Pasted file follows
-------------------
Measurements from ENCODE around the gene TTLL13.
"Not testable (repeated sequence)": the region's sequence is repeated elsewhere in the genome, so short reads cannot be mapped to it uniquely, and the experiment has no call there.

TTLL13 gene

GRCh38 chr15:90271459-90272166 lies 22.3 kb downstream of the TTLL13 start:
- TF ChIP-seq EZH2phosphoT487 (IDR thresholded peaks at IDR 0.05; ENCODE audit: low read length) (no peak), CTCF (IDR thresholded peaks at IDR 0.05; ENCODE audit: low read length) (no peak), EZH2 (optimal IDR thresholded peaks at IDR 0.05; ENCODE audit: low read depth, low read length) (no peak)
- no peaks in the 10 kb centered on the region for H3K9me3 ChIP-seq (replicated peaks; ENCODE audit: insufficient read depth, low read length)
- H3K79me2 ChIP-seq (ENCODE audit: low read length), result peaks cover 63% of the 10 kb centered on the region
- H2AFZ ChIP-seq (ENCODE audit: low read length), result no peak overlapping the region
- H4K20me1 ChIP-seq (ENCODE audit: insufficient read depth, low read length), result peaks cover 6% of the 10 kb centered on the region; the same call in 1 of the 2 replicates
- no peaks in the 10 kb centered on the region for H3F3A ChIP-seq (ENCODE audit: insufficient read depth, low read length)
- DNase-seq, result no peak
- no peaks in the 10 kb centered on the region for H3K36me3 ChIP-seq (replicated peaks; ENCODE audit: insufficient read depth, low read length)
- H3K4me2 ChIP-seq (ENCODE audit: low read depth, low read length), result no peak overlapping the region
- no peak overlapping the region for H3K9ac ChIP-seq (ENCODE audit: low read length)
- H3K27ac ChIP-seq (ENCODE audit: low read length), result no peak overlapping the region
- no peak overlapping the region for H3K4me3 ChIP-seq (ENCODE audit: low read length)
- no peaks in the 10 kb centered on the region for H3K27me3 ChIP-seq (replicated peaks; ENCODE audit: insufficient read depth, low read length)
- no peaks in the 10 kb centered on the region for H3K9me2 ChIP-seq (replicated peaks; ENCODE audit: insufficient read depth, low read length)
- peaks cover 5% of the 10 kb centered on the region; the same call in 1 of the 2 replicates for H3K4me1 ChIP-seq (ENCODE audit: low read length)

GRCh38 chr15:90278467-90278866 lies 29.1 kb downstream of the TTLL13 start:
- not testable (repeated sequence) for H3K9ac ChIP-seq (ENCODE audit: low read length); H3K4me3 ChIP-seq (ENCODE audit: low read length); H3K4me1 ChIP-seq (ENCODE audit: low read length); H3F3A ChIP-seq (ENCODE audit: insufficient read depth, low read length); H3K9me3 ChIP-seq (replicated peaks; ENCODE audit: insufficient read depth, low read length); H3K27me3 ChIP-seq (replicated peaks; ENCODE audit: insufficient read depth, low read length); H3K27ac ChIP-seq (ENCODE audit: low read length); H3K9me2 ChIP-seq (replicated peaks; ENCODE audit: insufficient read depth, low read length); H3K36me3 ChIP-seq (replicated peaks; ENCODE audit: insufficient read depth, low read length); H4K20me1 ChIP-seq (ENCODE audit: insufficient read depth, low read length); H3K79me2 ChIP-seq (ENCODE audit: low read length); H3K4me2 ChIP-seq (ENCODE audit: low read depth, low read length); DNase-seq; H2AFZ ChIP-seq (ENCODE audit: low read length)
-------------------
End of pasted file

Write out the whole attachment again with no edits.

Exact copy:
Measurements from ENCODE around the gene TTLL13.
"Not testable (repeated sequence)": the region's sequence is repeated elsewhere in the genome, so short reads cannot be mapped to it uniquely, and the experiment has no call there.

TTLL13 gene

GRCh38 chr15:90271459-90272166 lies 22.3 kb downstream of the TTLL13 start:
- TF ChIP-seq EZH2phosphoT487 (IDR thresholded peaks at IDR 0.05; ENCODE audit: low read length) (no peak), CTCF (IDR thresholded peaks at IDR 0.05; ENCODE audit: low read length) (no peak), EZH2 (optimal IDR thresholded peaks at IDR 0.05; ENCODE audit: low read depth, low read length) (no peak)
- no peaks in the 10 kb centered on the region for H3K9me3 ChIP-seq (replicated peaks; ENCODE audit: insufficient read depth, low read length)
- H3K79me2 ChIP-seq (ENCODE audit: low read length), result peaks cover 63% of the 10 kb centered on the region
- H2AFZ ChIP-seq (ENCODE audit: low read length), result no peak overlapping the region
- H4K20me1 ChIP-seq (ENCODE audit: insufficient read depth, low read length), result peaks cover 6% of the 10 kb centered on the region; the same call in 1 of the 2 replicates
- no peaks in the 10 kb centered on the region for H3F3A ChIP-seq (ENCODE audit: insufficient read depth, low read length)
- DNase-seq, result no peak
- no peaks in the 10 kb centered on the region for H3K36me3 ChIP-seq (replicated peaks; ENCODE audit: insufficient read depth, low read length)
- H3K4me2 ChIP-seq (ENCODE audit: low read depth, low read length), result no peak overlapping the region
- no peak overlapping the region for H3K9ac ChIP-seq (ENCODE audit: low read length)
- H3K27ac ChIP-seq (ENCODE audit: low read length), result no peak overlapping the region
- no peak overlapping the region for H3K4me3 ChIP-seq (ENCODE audit: low read length)
- no peaks in the 10 kb centered on the region for H3K27me3 ChIP-seq (replicated peaks; ENCODE audit: insufficient read depth, low read length)
- no peaks in the 10 kb centered on the region for H3K9me2 ChIP-seq (replicated peaks; ENCODE audit: insufficient read depth, low read length)
- peaks cover 5% of the 10 kb centered on the region; the same call in 1 of the 2 replicates for H3K4me1 ChIP-seq (ENCODE audit: low read length)

GRCh38 chr15:90278467-90278866 lies 29.1 kb downstream of the TTLL13 start:
- not testable (repeated sequence) for H3K9ac ChIP-seq (ENCODE audit: low read length); H3K4me3 ChIP-seq (ENCODE audit: low read length); H3K4me1 ChIP-seq (ENCODE audit: low read length); H3F3A ChIP-seq (ENCODE audit: insufficient read depth, low read length); H3K9me3 ChIP-seq (replicated peaks; ENCODE audit: insufficient read depth, low read length); H3K27me3 ChIP-seq (replicated peaks; ENCODE audit: insufficient read depth, low read length); H3K27ac ChIP-seq (ENCODE audit: low read length); H3K9me2 ChIP-seq (replicated peaks; ENCODE audit: insufficient read depth, low read length); H3K36me3 ChIP-seq (replicated peaks; ENCODE audit: insufficient read depth, low read length); H4K20me1 ChIP-seq (ENCODE audit: insufficient read depth, low read length); H3K79me2 ChIP-seq (ENCODE audit: low read length); H3K4me2 ChIP-seq (ENCODE audit: low read depth, low read length); DNase-seq; H2AFZ ChIP-seq (ENCODE audit: low read length)